It's unbelievable that something like that happened to her; that something like that is happening in our time.
Her sisters:

This was our dinner that first night:

We stayed inside the village the night before last and it was the loudest cachophony of sounds any of us had ever heard. None of us got any sleep at all. Except Jamie. He has earplugs. It's Ramadan, so the whole village was up until 3am beating drums, singing songs, and partying as they ate their second and third dinners. They would literally wake up at midnight and then at 3 or 4 (before the sun comes up) and make another meal. There were hundreds of donkeys (they call them donks here) that were braying all night long. Then, just as the village was going to sleep, the roosters started to crow at around 5am. And all of this was happening in the school yard that we were staying in:

We were able to watch the guys fix two water wells for the village the next morning.
Here's the inside of the pipe going down to the well:

We helped a little, but it was mostly the two locals with us.

I just felt so manly carrying this around:

I call this the "Bo Jackson" because I look a lot like Bo in this picture:

Jamie and I with our super cool neck protectors:

Random photo:

It was amazing to see the process but even more amazing to watch these people be able to get water again. Some of the other villages that we visited still have broken pumps that are beyond repair. They either have to walk or ride their donks for miles and miles to go to the nearest pump that works, or they just get their water out of the local water hole, the one that all the animal herds drink, pee, and wash in.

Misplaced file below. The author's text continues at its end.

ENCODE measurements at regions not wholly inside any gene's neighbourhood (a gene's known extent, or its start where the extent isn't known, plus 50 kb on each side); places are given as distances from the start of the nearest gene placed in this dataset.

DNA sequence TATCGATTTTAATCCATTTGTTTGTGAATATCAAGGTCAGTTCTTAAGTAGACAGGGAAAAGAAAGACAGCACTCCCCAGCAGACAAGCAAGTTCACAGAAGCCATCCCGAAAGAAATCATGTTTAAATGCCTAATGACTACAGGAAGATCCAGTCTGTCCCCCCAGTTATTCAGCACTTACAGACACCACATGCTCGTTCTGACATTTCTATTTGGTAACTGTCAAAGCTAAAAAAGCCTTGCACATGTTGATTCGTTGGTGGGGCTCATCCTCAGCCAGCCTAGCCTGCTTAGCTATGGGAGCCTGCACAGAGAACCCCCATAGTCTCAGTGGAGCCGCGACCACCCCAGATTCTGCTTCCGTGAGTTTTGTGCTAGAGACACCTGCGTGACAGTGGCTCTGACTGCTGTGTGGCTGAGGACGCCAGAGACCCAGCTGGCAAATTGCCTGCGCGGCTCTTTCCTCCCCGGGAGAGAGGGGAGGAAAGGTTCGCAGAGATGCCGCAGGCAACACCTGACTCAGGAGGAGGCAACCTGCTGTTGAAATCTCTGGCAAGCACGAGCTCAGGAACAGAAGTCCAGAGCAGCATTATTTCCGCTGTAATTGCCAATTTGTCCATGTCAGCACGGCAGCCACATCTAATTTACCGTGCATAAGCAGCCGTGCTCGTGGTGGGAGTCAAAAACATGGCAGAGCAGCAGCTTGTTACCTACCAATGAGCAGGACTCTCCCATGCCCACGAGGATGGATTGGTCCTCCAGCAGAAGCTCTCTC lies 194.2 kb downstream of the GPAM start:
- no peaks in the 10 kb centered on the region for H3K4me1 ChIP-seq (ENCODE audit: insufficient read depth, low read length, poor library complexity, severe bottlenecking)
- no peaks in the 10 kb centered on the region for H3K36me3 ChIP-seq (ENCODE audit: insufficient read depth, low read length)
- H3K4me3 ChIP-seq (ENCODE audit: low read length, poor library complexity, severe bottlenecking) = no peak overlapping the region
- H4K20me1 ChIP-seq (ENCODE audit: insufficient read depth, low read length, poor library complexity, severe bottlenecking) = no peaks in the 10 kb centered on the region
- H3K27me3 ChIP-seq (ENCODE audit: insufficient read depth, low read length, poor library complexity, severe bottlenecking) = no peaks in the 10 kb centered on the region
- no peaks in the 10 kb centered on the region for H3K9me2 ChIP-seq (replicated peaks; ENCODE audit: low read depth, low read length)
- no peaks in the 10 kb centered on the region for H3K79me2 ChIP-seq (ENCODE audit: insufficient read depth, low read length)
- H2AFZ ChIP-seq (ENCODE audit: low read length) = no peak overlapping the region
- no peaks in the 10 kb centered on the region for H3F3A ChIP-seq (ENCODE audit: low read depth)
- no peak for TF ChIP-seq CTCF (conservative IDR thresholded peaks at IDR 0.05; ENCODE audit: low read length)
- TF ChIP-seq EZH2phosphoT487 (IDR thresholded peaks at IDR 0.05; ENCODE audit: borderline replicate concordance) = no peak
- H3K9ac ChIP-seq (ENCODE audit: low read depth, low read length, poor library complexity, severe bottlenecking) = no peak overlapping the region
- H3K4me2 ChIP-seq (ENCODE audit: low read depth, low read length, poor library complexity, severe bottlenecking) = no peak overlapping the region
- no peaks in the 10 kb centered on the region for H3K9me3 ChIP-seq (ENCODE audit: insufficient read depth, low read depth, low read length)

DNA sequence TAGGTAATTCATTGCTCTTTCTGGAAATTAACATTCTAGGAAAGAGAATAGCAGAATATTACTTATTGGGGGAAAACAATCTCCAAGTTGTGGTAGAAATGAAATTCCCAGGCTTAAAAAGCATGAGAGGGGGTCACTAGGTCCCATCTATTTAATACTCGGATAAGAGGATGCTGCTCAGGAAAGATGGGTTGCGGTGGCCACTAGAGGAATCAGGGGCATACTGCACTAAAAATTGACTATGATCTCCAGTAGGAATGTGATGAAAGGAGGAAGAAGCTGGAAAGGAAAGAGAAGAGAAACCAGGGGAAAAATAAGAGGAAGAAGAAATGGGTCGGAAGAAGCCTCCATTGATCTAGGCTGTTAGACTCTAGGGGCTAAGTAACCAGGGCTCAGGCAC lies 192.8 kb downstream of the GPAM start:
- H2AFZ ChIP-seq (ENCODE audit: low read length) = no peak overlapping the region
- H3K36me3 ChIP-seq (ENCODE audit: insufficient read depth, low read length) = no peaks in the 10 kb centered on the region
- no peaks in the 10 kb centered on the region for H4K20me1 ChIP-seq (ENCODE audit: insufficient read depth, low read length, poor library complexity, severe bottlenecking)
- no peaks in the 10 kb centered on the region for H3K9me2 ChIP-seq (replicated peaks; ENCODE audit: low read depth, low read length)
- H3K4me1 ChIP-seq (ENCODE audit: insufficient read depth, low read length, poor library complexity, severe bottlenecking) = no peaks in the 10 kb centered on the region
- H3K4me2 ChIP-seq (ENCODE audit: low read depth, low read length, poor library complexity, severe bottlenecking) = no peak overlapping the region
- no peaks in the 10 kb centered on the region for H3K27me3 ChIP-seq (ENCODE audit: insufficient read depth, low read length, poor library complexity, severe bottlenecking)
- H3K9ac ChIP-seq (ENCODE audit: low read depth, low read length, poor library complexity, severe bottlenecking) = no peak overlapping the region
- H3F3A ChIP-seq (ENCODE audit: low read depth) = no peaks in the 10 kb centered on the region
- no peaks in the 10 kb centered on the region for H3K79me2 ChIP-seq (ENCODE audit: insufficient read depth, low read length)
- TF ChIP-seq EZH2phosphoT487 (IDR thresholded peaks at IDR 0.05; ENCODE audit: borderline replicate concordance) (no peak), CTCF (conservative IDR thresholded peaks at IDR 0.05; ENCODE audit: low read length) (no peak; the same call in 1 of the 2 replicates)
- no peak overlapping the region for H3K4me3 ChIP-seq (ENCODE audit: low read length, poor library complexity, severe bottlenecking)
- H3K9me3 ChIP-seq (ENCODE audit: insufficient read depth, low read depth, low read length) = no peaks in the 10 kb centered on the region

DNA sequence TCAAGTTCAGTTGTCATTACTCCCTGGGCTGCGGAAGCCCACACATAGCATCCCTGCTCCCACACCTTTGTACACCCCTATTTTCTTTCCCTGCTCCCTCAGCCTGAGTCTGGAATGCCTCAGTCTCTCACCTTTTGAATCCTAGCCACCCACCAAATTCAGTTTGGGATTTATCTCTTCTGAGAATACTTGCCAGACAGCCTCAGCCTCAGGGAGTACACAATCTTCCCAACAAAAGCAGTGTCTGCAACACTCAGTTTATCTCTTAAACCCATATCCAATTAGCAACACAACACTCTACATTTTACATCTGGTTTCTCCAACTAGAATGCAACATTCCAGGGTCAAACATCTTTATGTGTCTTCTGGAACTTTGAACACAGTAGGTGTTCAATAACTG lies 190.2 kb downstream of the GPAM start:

We made our way to other villages after we repaired the well. We took a 3 hour break in the middle of the day(matt had a pretty serious bout of dehydration and needed to rest) and we all heard one of the local's salvation story. He's the only local I've met that loves Jesus here in the North.
After our break, we saw 3-4 other villages and then stopped for the night, just outside of the village we had stayed in the night before. It was quiet, except for crickets and far off donks from the nearby village. We ate chicken, rice and bread that night, with a little sand mixed in. I woke up around 5am and had to go to the bathroom. One of the locals had my flashlight with him, everyone was asleep and it was dark but for a little moonlight on the road. I grabbed my toilet paper and started down the road. As I settled in to a nice spot, I heard 6 gun shots probably a mile away. It was a weird thing to be going to the bathroom in the middle of a road in Darfur and hear gunshots!

We woke up, ate breakfast and headed out again. We were supposed to stay out another night, but a storm was rolling in, so we decided to head back to El Fasher around 4pm. It was so nice to take a shower and use an actual toilet to go to the bathroom!

We will be in El Fasher another day and will fly back to Khartoum early on the 15th. This is a dark place which is void of true worship from its people. Please pray for the muslims today. Pray for the corrupt government that is doing nothing to help the people of Darfur and Southern Sudan. And pray for us, that we would have these images, conversations, smells, tastes and memories seared into our hearts and minds, that we would be faithful to pray for these people and hope for their salvation.
Here are some faces of the locals we were able to meet over the last 3 days in the villages: